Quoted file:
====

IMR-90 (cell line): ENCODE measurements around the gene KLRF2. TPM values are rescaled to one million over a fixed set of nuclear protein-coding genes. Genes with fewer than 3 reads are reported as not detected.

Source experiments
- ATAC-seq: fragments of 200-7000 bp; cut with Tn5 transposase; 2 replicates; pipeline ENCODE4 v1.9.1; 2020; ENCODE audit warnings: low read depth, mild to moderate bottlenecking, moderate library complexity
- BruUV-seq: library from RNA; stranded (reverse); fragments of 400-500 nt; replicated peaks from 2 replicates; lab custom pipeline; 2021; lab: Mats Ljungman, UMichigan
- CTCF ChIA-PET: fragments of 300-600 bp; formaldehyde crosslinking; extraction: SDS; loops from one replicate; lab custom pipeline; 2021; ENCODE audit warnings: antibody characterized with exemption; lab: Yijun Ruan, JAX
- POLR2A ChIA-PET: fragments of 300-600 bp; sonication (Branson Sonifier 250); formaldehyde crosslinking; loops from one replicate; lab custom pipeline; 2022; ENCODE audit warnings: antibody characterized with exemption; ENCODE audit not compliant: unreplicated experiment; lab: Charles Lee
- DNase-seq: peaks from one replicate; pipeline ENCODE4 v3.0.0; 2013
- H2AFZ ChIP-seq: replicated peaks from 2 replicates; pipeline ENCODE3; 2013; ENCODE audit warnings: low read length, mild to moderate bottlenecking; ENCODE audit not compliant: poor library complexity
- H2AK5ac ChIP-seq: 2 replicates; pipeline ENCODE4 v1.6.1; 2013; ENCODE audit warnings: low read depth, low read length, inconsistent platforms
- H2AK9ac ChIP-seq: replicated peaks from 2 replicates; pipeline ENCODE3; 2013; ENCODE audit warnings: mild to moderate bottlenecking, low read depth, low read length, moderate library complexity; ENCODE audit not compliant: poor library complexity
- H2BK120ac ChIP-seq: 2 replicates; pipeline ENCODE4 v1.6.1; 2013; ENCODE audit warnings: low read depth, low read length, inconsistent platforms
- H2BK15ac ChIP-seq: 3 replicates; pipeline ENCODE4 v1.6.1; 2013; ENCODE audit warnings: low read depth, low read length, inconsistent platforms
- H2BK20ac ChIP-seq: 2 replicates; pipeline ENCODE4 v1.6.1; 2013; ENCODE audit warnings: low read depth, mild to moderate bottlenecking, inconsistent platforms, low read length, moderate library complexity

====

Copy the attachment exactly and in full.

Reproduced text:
IMR-90 (cell line): ENCODE measurements around the gene KLRF2. TPM values are rescaled to one million over a fixed set of nuclear protein-coding genes. Genes with fewer than 3 reads are reported as not detected.

Source experiments
- ATAC-seq: fragments of 200-7000 bp; cut with Tn5 transposase; 2 replicates; pipeline ENCODE4 v1.9.1; 2020; ENCODE audit warnings: low read depth, mild to moderate bottlenecking, moderate library complexity
- BruUV-seq: library from RNA; stranded (reverse); fragments of 400-500 nt; replicated peaks from 2 replicates; lab custom pipeline; 2021; lab: Mats Ljungman, UMichigan
- CTCF ChIA-PET: fragments of 300-600 bp; formaldehyde crosslinking; extraction: SDS; loops from one replicate; lab custom pipeline; 2021; ENCODE audit warnings: antibody characterized with exemption; lab: Yijun Ruan, JAX
- POLR2A ChIA-PET: fragments of 300-600 bp; sonication (Branson Sonifier 250); formaldehyde crosslinking; loops from one replicate; lab custom pipeline; 2022; ENCODE audit warnings: antibody characterized with exemption; ENCODE audit not compliant: unreplicated experiment; lab: Charles Lee
- DNase-seq: peaks from one replicate; pipeline ENCODE4 v3.0.0; 2013
- H2AFZ ChIP-seq: replicated peaks from 2 replicates; pipeline ENCODE3; 2013; ENCODE audit warnings: low read length, mild to moderate bottlenecking; ENCODE audit not compliant: poor library complexity
- H2AK5ac ChIP-seq: 2 replicates; pipeline ENCODE4 v1.6.1; 2013; ENCODE audit warnings: low read depth, low read length, inconsistent platforms
- H2AK9ac ChIP-seq: replicated peaks from 2 replicates; pipeline ENCODE3; 2013; ENCODE audit warnings: mild to moderate bottlenecking, low read depth, low read length, moderate library complexity; ENCODE audit not compliant: poor library complexity
- H2BK120ac ChIP-seq: 2 replicates; pipeline ENCODE4 v1.6.1; 2013; ENCODE audit warnings: low read depth, low read length, inconsistent platforms
- H2BK15ac ChIP-seq: 3 replicates; pipeline ENCODE4 v1.6.1; 2013; ENCODE audit warnings: low read depth, low read length, inconsistent platforms
- H2BK20ac ChIP-seq: 2 replicates; pipeline ENCODE4 v1.6.1; 2013; ENCODE audit warnings: low read depth, mild to moderate bottlenecking, inconsistent platforms, low read length, moderate library complexity